The analgesia effect of duloxetine on post-operative pain via intrathecal or intraperitoneal administration.Neurosci Lett. 2014 May 07; 568:6-11.NL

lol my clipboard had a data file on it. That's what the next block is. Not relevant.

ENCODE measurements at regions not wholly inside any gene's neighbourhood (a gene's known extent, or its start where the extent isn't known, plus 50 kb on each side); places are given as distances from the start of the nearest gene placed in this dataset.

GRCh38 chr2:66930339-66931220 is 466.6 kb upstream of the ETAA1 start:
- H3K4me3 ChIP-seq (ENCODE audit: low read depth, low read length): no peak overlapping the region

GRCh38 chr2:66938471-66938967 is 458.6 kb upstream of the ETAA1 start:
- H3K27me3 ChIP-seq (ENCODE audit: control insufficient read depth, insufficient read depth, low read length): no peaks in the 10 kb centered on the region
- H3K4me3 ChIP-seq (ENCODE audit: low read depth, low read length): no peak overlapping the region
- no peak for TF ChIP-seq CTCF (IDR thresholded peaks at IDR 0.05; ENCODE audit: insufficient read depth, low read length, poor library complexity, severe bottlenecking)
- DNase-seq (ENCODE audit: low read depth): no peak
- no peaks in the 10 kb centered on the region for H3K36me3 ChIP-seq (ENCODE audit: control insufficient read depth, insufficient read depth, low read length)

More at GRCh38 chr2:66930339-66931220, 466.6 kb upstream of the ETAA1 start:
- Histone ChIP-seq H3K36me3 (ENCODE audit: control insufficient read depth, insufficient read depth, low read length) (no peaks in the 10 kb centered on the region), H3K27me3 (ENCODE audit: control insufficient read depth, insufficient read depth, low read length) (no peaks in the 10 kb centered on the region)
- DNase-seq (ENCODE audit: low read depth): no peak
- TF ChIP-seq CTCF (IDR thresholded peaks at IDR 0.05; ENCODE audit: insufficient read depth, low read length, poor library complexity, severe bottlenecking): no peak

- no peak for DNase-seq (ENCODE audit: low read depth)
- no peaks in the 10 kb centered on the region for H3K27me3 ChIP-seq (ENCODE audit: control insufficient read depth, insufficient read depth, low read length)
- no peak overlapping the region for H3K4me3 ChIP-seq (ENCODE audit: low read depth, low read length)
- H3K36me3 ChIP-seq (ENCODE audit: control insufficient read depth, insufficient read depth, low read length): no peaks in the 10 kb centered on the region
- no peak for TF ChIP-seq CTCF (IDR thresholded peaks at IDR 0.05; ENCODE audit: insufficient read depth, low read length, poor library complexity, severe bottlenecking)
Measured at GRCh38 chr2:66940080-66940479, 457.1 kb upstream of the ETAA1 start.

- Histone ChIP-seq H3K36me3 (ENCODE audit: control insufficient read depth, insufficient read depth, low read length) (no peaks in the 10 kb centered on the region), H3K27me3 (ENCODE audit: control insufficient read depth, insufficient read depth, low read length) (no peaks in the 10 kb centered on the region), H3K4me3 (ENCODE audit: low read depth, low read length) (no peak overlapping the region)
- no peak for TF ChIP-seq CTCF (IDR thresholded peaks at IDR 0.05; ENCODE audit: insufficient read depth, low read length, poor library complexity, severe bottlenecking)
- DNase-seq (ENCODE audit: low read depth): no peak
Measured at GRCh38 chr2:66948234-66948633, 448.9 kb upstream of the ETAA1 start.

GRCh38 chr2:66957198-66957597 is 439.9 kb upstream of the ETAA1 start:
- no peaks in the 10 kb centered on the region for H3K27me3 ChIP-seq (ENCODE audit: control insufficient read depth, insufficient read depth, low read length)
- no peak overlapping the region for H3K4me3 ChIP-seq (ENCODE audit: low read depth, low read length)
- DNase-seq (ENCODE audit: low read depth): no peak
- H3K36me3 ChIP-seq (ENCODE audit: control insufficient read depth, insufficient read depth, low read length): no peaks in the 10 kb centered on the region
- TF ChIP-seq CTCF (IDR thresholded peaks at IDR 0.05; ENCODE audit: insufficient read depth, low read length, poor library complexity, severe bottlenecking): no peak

One promising strategy to prevent the chronicity of post-operative pain (POP) is to attenuate acute POP during the early phase by efficacious medications with fewer side effects. Duloxetine, one of the serotonin (5-HT)-norepinephrine (NE) reuptake inhibitors (SNRI), is used to treat a wide range of acute and chronic pain. However, its effect on POP has not been investigated. In the present study, we investigated the anti-hypersensitivity effect of duloxetine using a rat model of POP. The possible involvement of spinal 5-HT2A and α2-noradrenergic receptors were also evaluated by using antagonists for 5-HT2A (ketanserin) or α2-noradrenergic receptors (idazoxan). Finally, with the method of in vivo microdialysis, the increase in spinal NA and 5-HT levels after intraperitoneal (i.p.) delivery of duloxetine were investigated. The results showed that intrathecal (i.t.) or i.p. delivery of duloxetine produced an anti-hyperalgesic effect in a dose-dependent manner. The anti-hypersensitivity effect of duloxetine was partly attenuated by pretreatment with ketanserin or idazoxane. Microdialysis study revealed that 5-HT and NA concentrations at the spinal dorsal horn were increased, peaking at 30min after i.p. injection of 20mg/kg duloxetine. These findings indicate that duloxetine inhibits POP by increasing spinal NA and 5-HT levels and activating spinal 5-HT2A or α2-noradrenergic receptors.